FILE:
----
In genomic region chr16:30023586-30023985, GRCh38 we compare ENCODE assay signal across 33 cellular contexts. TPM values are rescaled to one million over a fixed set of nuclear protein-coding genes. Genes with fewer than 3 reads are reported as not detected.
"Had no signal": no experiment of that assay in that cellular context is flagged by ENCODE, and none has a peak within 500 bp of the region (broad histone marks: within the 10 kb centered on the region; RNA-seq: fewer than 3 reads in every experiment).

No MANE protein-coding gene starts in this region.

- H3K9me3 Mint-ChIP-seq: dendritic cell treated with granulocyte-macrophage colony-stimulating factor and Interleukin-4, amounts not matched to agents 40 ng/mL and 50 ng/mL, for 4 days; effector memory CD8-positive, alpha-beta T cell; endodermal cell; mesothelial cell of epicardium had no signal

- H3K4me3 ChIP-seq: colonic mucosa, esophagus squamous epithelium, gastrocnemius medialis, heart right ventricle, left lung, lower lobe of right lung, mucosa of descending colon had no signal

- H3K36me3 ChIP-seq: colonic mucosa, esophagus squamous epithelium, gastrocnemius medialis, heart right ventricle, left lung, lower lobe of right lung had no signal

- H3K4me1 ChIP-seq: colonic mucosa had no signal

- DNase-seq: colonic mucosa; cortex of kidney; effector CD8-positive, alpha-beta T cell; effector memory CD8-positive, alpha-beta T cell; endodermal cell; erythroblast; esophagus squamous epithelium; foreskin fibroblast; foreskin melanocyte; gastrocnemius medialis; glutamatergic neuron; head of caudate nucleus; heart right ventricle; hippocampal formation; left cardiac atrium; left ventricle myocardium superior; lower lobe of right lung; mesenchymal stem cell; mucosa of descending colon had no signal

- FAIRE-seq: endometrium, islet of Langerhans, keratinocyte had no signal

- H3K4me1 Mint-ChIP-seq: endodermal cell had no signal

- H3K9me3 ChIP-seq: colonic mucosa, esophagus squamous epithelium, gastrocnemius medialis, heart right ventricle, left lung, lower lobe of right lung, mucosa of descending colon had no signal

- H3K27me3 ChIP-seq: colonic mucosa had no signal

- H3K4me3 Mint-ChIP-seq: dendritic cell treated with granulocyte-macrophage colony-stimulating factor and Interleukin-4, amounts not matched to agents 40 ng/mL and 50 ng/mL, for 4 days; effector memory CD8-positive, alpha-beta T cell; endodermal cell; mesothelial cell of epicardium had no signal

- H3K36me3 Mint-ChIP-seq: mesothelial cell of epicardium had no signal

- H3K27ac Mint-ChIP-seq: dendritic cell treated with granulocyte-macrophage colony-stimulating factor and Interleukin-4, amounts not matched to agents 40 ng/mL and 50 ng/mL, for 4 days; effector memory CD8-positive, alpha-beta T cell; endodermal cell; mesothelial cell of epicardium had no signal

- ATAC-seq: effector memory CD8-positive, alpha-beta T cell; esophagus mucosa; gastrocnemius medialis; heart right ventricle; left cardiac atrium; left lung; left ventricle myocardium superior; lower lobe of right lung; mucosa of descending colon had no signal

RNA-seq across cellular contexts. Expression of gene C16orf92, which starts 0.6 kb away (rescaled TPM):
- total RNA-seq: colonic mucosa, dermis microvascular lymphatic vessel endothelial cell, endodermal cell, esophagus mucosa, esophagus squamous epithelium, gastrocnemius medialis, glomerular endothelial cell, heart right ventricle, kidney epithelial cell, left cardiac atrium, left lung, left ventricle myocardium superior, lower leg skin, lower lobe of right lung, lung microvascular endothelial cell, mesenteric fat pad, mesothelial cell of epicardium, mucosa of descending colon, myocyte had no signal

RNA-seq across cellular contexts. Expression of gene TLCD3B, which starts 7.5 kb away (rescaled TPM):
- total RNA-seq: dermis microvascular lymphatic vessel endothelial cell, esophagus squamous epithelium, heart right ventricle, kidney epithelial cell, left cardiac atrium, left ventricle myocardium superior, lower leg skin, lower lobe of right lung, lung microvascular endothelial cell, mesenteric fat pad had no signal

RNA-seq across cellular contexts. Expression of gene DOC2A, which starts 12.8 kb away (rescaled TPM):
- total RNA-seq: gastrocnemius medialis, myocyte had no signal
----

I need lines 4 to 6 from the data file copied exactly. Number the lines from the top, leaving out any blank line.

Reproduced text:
- H3K9me3 Mint-ChIP-seq: dendritic cell treated with granulocyte-macrophage colony-stimulating factor and Interleukin-4, amounts not matched to agents 40 ng/mL and 50 ng/mL, for 4 days; effector memory CD8-positive, alpha-beta T cell; endodermal cell; mesothelial cell of epicardium had no signal

- H3K4me3 ChIP-seq: colonic mucosa, esophagus squamous epithelium, gastrocnemius medialis, heart right ventricle, left lung, lower lobe of right lung, mucosa of descending colon had no signal

- H3K36me3 ChIP-seq: colonic mucosa, esophagus squamous epithelium, gastrocnemius medialis, heart right ventricle, left lung, lower lobe of right lung had no signal